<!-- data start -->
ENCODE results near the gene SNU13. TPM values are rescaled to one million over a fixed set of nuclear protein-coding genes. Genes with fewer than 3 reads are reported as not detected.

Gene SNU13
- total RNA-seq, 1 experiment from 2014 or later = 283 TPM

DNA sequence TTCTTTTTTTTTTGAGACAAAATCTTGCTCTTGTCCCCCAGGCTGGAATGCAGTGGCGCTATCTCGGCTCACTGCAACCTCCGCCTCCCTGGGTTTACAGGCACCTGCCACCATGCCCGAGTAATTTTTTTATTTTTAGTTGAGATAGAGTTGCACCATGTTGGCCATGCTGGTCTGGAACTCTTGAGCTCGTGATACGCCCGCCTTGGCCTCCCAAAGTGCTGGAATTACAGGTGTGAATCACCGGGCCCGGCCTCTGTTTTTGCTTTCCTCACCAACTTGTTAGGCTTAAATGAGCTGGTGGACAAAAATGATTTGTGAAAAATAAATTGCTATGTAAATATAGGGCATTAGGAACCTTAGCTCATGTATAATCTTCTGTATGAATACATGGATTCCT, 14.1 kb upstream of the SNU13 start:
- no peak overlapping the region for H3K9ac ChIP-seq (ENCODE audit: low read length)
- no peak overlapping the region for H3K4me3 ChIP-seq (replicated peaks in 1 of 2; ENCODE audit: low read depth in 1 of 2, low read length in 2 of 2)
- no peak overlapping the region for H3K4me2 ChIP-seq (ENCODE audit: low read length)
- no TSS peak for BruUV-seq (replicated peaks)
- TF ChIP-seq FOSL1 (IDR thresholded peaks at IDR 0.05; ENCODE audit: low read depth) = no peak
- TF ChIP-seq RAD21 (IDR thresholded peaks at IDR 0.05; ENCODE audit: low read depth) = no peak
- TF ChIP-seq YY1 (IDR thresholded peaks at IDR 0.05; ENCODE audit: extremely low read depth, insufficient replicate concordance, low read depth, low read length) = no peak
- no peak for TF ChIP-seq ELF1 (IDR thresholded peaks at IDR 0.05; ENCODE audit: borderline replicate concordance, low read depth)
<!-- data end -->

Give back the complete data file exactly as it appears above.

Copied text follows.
ENCODE results near the gene SNU13. TPM values are rescaled to one million over a fixed set of nuclear protein-coding genes. Genes with fewer than 3 reads are reported as not detected.

Gene SNU13
- total RNA-seq, 1 experiment from 2014 or later = 283 TPM

DNA sequence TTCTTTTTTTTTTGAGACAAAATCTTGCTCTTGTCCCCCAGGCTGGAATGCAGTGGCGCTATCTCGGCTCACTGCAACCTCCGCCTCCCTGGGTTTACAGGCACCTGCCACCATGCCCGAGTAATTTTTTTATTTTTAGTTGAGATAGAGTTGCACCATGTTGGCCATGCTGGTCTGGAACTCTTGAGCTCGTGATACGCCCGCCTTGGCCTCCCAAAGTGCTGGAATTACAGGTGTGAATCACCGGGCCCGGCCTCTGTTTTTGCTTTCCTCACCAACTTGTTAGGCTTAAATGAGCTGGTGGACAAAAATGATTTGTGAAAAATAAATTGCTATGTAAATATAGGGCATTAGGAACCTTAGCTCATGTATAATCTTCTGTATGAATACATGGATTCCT, 14.1 kb upstream of the SNU13 start:
- no peak overlapping the region for H3K9ac ChIP-seq (ENCODE audit: low read length)
- no peak overlapping the region for H3K4me3 ChIP-seq (replicated peaks in 1 of 2; ENCODE audit: low read depth in 1 of 2, low read length in 2 of 2)
- no peak overlapping the region for H3K4me2 ChIP-seq (ENCODE audit: low read length)
- no TSS peak for BruUV-seq (replicated peaks)
- TF ChIP-seq FOSL1 (IDR thresholded peaks at IDR 0.05; ENCODE audit: low read depth) = no peak
- TF ChIP-seq RAD21 (IDR thresholded peaks at IDR 0.05; ENCODE audit: low read depth) = no peak
- TF ChIP-seq YY1 (IDR thresholded peaks at IDR 0.05; ENCODE audit: extremely low read depth, insufficient replicate concordance, low read depth, low read length) = no peak
- no peak for TF ChIP-seq ELF1 (IDR thresholded peaks at IDR 0.05; ENCODE audit: borderline replicate concordance, low read depth)